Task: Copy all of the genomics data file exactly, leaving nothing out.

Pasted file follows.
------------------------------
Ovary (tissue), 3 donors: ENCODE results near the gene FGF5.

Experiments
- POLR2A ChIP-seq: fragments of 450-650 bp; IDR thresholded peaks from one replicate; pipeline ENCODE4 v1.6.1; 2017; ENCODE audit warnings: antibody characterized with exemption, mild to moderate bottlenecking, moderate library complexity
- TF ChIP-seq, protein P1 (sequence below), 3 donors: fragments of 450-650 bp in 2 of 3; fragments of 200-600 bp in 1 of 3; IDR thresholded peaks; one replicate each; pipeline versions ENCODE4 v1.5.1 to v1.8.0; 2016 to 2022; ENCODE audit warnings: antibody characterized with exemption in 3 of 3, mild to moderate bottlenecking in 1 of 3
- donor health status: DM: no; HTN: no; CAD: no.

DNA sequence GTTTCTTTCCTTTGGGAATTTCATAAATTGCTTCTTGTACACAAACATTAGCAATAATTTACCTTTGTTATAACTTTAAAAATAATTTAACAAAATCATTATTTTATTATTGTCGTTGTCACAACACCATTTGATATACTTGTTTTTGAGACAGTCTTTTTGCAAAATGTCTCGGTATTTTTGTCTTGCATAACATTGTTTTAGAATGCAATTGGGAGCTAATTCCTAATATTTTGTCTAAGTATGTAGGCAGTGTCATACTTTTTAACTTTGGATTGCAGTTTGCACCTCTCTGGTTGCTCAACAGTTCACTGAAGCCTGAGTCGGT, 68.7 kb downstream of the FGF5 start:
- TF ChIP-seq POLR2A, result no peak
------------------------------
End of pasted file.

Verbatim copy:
Ovary (tissue), 3 donors: ENCODE results near the gene FGF5.

Experiments
- POLR2A ChIP-seq: fragments of 450-650 bp; IDR thresholded peaks from one replicate; pipeline ENCODE4 v1.6.1; 2017; ENCODE audit warnings: antibody characterized with exemption, mild to moderate bottlenecking, moderate library complexity
- TF ChIP-seq, protein P1 (sequence below), 3 donors: fragments of 450-650 bp in 2 of 3; fragments of 200-600 bp in 1 of 3; IDR thresholded peaks; one replicate each; pipeline versions ENCODE4 v1.5.1 to v1.8.0; 2016 to 2022; ENCODE audit warnings: antibody characterized with exemption in 3 of 3, mild to moderate bottlenecking in 1 of 3
- donor health status: DM: no; HTN: no; CAD: no.

DNA sequence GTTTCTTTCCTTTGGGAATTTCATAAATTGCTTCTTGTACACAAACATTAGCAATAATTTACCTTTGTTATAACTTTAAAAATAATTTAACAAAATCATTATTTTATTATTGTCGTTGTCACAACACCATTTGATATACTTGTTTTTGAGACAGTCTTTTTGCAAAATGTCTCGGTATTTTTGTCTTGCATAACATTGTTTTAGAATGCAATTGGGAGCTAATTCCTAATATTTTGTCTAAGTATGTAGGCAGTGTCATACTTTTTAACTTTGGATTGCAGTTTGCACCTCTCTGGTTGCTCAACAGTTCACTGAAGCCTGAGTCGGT, 68.7 kb downstream of the FGF5 start:
- TF ChIP-seq POLR2A, result no peak